The first-day wheat reports show the highest expected yields in the past decade.
According to the first 280 samples of the Wheat Quality Council's 2012 Hard Winter Wheat Tour, a big wheat crop is in the cards. The Day 1 average expected yield came in at 53.6 bu./acre at the tour stop in Colby, Kan.
Here’s an overview of previous yield averages from the first day:
- 2011: 40.0 bu./acre (267 stops)
- 2010: 40.7 bu./acre (213 stops)
- 2009: 41.3 bu./acre (215 stops)
- 2008: 45.4 bu./acre (190 stops)
- 2007: 40.0 bu./acre (209 stops)
"This is a solid, above-average crop," says Dave Green, a veteran tour scout who works with ADM Milling. "We had a lot of stops, and our expected yield is a lot better than we have been for a long time."
The 100 crop scouts filled around 20 cars that traveled six routes throughout Kansas and parts of southern Nebraska.
Numbers Can Be Deceiving
Jim Shroyer of Kansas State University says he is amazed by the estimates recorded for the first day of the tour.
"We’re 5 bu. higher than our best yields of 2005. I can tell you right now that this year’s crop is not 5 bu. higher than 2005."
Shroyer says one of the main reasons this year’s estimates are so much higher is that the wheat is much more developed than normal. He says that on average, the Kansas wheat crop is three weeks ahead of schedule.
He adds that as the tour moves into southern and southeastern Kansas, scouts will see less healthy wheat. "The crop is kind of living hand-to-mouth. We didn’t have subsoil moisture last year."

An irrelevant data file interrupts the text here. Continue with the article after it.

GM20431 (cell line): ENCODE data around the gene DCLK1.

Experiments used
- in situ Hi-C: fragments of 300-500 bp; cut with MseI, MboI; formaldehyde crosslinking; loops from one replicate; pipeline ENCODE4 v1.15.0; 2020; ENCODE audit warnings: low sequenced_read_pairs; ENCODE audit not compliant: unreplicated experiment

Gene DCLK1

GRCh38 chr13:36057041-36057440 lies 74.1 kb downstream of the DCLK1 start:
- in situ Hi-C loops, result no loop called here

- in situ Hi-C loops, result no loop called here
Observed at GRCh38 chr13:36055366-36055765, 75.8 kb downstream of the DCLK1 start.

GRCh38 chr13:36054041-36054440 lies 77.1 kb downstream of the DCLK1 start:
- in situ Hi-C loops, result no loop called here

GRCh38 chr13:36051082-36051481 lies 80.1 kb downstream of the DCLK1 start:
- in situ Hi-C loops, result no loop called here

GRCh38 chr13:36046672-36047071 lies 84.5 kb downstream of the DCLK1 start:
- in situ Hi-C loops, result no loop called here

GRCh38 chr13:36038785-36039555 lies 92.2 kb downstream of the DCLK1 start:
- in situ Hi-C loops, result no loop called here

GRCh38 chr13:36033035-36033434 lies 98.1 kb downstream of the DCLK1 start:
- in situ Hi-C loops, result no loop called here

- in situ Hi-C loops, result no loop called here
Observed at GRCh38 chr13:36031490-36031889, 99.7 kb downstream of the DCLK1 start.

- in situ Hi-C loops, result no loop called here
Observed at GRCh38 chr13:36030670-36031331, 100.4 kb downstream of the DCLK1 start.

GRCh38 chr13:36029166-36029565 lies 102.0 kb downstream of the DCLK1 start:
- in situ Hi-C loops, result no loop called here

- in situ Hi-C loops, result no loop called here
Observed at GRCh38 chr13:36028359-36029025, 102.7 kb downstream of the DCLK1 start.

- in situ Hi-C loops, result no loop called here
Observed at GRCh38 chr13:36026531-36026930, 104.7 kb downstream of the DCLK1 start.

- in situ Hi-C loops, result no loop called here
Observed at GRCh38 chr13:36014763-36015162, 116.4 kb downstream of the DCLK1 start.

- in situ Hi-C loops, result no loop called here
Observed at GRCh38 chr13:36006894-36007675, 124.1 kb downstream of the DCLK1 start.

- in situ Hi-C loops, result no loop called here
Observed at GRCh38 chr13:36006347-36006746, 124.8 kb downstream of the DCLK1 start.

Comments from the Rows
Craig Warner of Bimbo Bakeries traveled a route through northern Kansas and southern Nebraska. Out of the 21 fields his team sampled, only three had not moved into the ripening or heading stage, another sign of a well-advanced crop.
Yet, in these mature fields, some yield-inhibiting scenarios were found. "We noted a lot more disease closer to Manhattan. We also noticed the conditions were a little bit drier in Nebraska," Warner says. Other scouts also reported disease. Eric Corwin of General Mills says his team saw a lot of disease and some frost damage: "Out of 12 fields, there was only one field that didn’t have a disease issue."
Yet, overall, many scouts reported a good-looking crop. Wade Betschart of Gavilon Grain traveled through central and north central Kansas. "There’s a lot of potential. With some timely rains, it could get even better," he says.
A Farmer’s Perspective
Several area farmers joined the wheat scouts in Colby to hear the outcomes and share their own reports.
Tanner Ehmke, a farmer from Lane County, Kan., says an extreme lack of moisture during the past few years is severely hurting his crop.
"Some plants are already shutting off because of a lack of moisture. We came into the season with no subsoil moisture," he says. With 90° weather predicted for much of the week, Ehmke is hoping for some helpful rains.
The Remainder of the Tour
Scouts will travel from Colby, scouting fields in Kansas and dipping down into northern Oklahoma on Wednesday. They will convene in Wichita, Kan., on Wednesday evening to compile and reveal Day 2’s findings. The final yield estimates will be released Thursday afternoon at the Kansas City Board of Trade.
For More Information
Stay tuned to AgWeb.com for more coverage of the 2012 Hard Winter Wheat Tour. You can also follow the tour on twitter at #wheattour12.
How does your wheat crop look? Submit your report to AgWeb Crop Comments.